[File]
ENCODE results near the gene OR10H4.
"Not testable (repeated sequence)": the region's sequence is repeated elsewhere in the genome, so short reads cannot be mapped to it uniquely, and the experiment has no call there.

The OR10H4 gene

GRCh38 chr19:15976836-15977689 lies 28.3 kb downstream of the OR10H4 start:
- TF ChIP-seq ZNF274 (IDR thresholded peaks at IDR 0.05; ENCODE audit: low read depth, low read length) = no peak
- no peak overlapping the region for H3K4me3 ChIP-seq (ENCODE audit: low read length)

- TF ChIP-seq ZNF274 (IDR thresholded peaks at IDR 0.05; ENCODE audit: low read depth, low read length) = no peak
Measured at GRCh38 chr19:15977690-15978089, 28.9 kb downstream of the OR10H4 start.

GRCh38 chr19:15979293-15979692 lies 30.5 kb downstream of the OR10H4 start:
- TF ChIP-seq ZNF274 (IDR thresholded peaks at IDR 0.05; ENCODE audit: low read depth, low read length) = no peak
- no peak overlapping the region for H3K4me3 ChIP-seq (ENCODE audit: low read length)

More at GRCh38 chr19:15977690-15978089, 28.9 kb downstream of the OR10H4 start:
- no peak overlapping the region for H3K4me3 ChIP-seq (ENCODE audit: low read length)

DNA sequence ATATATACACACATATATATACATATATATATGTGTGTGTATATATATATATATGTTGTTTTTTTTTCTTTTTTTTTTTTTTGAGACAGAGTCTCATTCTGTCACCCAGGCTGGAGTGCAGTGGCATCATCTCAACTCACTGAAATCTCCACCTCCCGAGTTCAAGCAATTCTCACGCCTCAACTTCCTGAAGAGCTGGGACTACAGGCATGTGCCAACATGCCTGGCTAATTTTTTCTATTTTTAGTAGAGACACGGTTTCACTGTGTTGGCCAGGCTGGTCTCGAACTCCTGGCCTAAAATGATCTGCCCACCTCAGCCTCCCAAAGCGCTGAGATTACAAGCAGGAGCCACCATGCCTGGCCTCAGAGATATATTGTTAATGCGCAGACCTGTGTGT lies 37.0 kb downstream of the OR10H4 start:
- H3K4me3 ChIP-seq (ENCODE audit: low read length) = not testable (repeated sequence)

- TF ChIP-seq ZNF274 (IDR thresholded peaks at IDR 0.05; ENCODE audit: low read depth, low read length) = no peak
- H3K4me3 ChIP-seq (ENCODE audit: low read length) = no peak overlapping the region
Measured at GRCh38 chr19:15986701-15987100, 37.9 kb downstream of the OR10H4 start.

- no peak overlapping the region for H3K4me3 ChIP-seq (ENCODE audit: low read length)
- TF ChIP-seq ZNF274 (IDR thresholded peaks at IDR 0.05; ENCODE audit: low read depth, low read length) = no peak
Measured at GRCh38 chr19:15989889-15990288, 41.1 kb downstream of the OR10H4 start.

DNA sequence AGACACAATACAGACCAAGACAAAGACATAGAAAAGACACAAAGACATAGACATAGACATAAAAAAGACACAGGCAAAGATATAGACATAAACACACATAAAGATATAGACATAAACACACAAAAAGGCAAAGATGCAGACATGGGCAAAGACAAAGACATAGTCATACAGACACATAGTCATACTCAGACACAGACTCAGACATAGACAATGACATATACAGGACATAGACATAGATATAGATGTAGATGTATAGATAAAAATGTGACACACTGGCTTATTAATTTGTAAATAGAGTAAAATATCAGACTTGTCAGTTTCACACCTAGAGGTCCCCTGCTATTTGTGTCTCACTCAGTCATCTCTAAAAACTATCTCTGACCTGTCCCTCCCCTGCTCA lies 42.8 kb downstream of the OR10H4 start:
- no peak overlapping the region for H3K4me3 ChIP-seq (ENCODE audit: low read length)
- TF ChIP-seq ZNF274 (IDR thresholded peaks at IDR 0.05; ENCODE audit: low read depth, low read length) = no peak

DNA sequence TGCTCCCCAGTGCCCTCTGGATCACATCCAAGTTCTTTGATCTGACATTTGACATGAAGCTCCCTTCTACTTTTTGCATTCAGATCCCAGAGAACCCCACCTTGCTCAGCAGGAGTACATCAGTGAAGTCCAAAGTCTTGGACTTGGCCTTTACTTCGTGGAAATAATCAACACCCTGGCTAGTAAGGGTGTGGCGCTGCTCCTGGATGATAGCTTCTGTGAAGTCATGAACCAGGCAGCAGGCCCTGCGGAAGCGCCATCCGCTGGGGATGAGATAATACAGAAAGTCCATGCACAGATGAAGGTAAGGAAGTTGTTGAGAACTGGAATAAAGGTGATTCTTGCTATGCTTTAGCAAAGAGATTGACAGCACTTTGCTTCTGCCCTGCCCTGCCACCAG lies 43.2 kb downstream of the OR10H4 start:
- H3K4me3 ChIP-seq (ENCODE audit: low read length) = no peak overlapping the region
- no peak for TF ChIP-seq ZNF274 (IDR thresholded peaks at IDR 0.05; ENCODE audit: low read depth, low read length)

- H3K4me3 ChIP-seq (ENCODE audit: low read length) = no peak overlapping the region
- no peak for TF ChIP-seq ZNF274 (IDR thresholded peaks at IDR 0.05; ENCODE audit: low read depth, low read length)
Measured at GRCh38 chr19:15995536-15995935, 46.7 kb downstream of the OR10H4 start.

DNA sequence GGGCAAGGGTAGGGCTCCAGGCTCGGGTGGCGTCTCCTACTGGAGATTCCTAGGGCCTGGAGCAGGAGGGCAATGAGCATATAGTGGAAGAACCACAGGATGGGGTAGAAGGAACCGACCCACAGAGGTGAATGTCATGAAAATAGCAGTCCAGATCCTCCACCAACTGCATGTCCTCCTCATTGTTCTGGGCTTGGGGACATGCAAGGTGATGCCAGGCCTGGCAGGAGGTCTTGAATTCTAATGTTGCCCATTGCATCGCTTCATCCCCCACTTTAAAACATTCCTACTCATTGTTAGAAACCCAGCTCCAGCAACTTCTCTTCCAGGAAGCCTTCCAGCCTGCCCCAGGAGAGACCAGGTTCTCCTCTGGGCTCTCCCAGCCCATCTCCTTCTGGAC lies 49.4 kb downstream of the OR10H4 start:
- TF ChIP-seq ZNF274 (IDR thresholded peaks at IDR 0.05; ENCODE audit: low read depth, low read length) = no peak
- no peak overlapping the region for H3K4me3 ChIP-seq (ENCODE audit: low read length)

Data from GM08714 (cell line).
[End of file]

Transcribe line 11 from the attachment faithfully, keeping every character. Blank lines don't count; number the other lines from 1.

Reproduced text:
- no peak overlapping the region for H3K4me3 ChIP-seq (ENCODE audit: low read length)